Photos and Review by Oyster.com Investigators
This 212-room hotel has so many guests (lots of Europeans and kids) that it doesn't quite feel like a "private club."
The Affinia Fifty's mission is to create "Your own private club in Manhattan." (Other New York Affinias focus on , "tranquility and relaxation," and "access to everything N.Y.C. has to offer.") The hotel has a fairly non-descript entrance along hotel-heavy East 50th Street between Lexington and Third Avenues in Midtown East, an area filled with corporate skyscrapers. All doormen wear iconic fedoras (also incorporated into the company's logo), which are an homage to the Affinia chain's hat-tipping founder, Benjamin J. “Bud” Denihan, Sr.
The low-ceilinged lobby doesn't exactly feel like a private club, what with lines of people at the front desk and luggage carts parked in front of the small . But the second-floor club lounge has a fairly sociable atmosphere, created by ample sofas, two fireplaces, free coffee and tea, and plenty of board games. Anyone who spends even one night at the hotel is granted lifetime access to the lounge (though I didn't receive a membership card or anything). Free weekly wine and cheese reception is served here, as well as a daily continental breakfast buffet.
The hotel is quite popular with families because most of its rooms (which are in fact suites) come with and sleep four or more people. Aside from the kid-friendly books and games in the club lounge, the Affinia chain also offers a popular "Jet-Set Kids" promotion.
The hotel is on the site of a former apartment building, which helps account for its small lobby, narrow hallways, and painfully slow, tiny . Management said there are no immediate plans to renovate the tired interior.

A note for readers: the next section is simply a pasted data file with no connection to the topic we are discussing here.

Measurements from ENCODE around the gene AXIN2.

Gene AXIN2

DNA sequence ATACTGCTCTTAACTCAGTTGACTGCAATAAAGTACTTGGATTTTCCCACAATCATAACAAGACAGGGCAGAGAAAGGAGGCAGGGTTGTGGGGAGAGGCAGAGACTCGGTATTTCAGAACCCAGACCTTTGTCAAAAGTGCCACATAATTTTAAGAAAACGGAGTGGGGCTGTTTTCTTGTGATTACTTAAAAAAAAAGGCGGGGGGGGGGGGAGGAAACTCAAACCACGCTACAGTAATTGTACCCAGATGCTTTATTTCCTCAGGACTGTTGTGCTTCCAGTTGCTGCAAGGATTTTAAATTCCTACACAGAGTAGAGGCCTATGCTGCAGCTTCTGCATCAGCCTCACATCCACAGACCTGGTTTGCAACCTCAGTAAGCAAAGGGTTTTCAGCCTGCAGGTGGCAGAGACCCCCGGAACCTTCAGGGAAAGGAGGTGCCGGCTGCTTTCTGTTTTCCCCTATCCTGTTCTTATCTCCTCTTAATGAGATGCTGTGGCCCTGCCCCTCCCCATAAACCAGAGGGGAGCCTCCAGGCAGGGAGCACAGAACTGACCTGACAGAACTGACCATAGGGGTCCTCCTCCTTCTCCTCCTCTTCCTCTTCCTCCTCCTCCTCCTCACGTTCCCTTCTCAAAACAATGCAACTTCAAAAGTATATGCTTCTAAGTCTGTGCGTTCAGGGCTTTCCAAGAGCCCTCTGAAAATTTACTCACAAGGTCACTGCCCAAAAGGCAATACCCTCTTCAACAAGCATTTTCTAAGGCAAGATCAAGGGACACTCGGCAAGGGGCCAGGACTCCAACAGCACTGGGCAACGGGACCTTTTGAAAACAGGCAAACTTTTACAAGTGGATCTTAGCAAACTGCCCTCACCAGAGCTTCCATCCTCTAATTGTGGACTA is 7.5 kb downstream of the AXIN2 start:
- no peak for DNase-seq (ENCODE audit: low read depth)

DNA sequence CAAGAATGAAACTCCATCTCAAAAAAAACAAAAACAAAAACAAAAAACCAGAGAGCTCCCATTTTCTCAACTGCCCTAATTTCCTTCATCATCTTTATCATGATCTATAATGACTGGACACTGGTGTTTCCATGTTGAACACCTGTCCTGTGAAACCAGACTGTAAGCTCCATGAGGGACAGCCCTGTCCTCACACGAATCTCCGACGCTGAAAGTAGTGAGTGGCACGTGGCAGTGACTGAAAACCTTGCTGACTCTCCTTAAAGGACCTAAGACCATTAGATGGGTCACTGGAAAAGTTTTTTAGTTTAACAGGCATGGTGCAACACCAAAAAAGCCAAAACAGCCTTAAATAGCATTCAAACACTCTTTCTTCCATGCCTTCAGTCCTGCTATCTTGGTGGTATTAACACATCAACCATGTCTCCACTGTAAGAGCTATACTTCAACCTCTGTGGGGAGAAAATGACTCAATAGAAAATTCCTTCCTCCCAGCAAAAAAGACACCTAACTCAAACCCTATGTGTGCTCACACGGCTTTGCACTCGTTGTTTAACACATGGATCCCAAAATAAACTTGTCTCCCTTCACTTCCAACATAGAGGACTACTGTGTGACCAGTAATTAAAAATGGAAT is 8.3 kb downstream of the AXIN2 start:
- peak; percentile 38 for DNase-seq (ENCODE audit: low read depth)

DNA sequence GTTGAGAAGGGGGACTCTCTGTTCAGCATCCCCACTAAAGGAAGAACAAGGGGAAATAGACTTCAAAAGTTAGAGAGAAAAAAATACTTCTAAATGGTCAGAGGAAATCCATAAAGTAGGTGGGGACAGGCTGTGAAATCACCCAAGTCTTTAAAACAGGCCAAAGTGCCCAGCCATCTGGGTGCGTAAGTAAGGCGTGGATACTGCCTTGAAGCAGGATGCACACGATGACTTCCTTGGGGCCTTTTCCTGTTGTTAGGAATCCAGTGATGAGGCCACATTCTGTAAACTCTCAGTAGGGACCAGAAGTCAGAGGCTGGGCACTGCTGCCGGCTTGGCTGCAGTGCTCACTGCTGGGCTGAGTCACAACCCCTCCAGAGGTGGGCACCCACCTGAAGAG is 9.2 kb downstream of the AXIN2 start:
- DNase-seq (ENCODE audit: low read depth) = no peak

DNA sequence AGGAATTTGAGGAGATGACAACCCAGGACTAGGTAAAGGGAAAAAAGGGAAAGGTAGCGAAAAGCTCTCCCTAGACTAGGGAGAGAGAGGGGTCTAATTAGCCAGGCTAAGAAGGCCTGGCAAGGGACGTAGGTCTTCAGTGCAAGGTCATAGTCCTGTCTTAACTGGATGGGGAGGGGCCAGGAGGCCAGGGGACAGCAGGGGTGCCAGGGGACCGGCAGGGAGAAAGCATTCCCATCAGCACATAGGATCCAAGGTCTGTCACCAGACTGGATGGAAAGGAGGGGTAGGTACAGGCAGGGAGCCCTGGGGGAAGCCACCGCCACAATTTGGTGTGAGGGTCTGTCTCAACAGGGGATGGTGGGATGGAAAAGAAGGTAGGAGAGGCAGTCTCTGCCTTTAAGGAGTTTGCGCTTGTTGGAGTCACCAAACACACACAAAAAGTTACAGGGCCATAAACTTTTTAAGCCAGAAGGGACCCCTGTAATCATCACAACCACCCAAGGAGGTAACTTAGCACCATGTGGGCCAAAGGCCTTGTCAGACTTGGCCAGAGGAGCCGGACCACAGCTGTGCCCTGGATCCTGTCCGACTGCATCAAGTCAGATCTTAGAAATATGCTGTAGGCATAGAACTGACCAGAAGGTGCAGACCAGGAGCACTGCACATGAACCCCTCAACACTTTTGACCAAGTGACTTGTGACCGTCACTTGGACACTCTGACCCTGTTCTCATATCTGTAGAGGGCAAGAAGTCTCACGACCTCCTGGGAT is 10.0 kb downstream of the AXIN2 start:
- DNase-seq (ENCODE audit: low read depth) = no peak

Affinia 50 is located on -- you guessed it! -- East 50th Street in Midtown East, between Lexington and Third Avenues. It's around the corner from the 51st Street station on the 6 line, and a few blocks down from the E and M lines at 53rd and Lexington. The entire block of 50th Street is nothing but hotels, including the San Carlos, the Kimberly, the Benjamin and W New York. Lexington Avenue is lined with skyscraper office buildings, and filled with zooming yellow taxicabs. Third Avenue, which a side of the Affinia faces, is more a mix of stores, restaurants, and small apartments. The area is safe, if fairly quiet, at night, but gets more lively and residential on Second Avenue.
30-90 minutes from three airports.
New York City has three nearby airports: JFK, La Guardia, and Newark (in New Jersey). Flying into JFK or LaGuardia is typically easiest and the least time-consuming. From JFK, it's a (one-hour) $45 flat-rate taxi ride to anywhere in Manhattan. From LaGuardia, it's about a (30-minute) $40 metered cab ride to Midtown Manhattan. Rides from Newark cost at least $40 (plus tolls), and can take more than 90 minutes. Don't forget to tip your driver 15-25 percent.
To save some cash, try the group shuttles that are available at all three airports for about $14/person. For more information on the shuttles, go to Super Shuttle or New York Airport Service. You can also take public transit from any of the airports for as little as $7 per person, but travel can take up to two hours and involve a lot of lugging bags up and down stairs. For mass-transit directions right to the hotel, check out HopStop.com.
Standard rooms are comfortable and spacious, but a bit outdated.
Most of the hotel is composed of studios (350- to 450-square feet), junior suites (450-550), and one-bedroom suites (550-650), all of which come with kitchens and can sleep at least four people (many have two queen beds, and some have a queen bed and ). Studio suites are usually a fantastic deal, considering the space and splitting the cost among 3-4 people. The space is a rare commodity in New York City, particularly at that price and in the convenient location.